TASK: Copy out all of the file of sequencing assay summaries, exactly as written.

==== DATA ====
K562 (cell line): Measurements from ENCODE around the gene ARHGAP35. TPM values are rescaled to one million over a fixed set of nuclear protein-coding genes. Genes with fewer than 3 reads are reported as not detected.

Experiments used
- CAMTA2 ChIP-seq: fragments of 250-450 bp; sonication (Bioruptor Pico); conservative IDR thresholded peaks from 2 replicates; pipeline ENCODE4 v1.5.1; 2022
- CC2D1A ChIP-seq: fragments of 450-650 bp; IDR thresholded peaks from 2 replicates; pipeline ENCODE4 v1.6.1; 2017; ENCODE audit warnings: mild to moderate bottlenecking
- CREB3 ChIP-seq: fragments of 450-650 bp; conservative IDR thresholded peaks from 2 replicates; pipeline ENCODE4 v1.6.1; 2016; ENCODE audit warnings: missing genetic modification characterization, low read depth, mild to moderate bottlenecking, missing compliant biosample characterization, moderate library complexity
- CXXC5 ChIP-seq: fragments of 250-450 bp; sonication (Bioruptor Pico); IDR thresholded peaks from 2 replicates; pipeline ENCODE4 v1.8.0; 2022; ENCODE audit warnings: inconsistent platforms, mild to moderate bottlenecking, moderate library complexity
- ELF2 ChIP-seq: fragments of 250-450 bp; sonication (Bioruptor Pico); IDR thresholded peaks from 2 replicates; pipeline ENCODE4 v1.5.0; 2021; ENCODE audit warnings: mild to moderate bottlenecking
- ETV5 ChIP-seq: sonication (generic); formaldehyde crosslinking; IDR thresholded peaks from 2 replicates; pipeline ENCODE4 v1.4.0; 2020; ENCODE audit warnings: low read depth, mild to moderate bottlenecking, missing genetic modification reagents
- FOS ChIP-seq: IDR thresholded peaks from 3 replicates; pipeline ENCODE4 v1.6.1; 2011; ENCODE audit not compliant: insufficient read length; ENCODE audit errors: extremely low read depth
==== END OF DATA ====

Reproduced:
K562 (cell line): Measurements from ENCODE around the gene ARHGAP35. TPM values are rescaled to one million over a fixed set of nuclear protein-coding genes. Genes with fewer than 3 reads are reported as not detected.

Experiments used
- CAMTA2 ChIP-seq: fragments of 250-450 bp; sonication (Bioruptor Pico); conservative IDR thresholded peaks from 2 replicates; pipeline ENCODE4 v1.5.1; 2022
- CC2D1A ChIP-seq: fragments of 450-650 bp; IDR thresholded peaks from 2 replicates; pipeline ENCODE4 v1.6.1; 2017; ENCODE audit warnings: mild to moderate bottlenecking
- CREB3 ChIP-seq: fragments of 450-650 bp; conservative IDR thresholded peaks from 2 replicates; pipeline ENCODE4 v1.6.1; 2016; ENCODE audit warnings: missing genetic modification characterization, low read depth, mild to moderate bottlenecking, missing compliant biosample characterization, moderate library complexity
- CXXC5 ChIP-seq: fragments of 250-450 bp; sonication (Bioruptor Pico); IDR thresholded peaks from 2 replicates; pipeline ENCODE4 v1.8.0; 2022; ENCODE audit warnings: inconsistent platforms, mild to moderate bottlenecking, moderate library complexity
- ELF2 ChIP-seq: fragments of 250-450 bp; sonication (Bioruptor Pico); IDR thresholded peaks from 2 replicates; pipeline ENCODE4 v1.5.0; 2021; ENCODE audit warnings: mild to moderate bottlenecking
- ETV5 ChIP-seq: sonication (generic); formaldehyde crosslinking; IDR thresholded peaks from 2 replicates; pipeline ENCODE4 v1.4.0; 2020; ENCODE audit warnings: low read depth, mild to moderate bottlenecking, missing genetic modification reagents
- FOS ChIP-seq: IDR thresholded peaks from 3 replicates; pipeline ENCODE4 v1.6.1; 2011; ENCODE audit not compliant: insufficient read length; ENCODE audit errors: extremely low read depth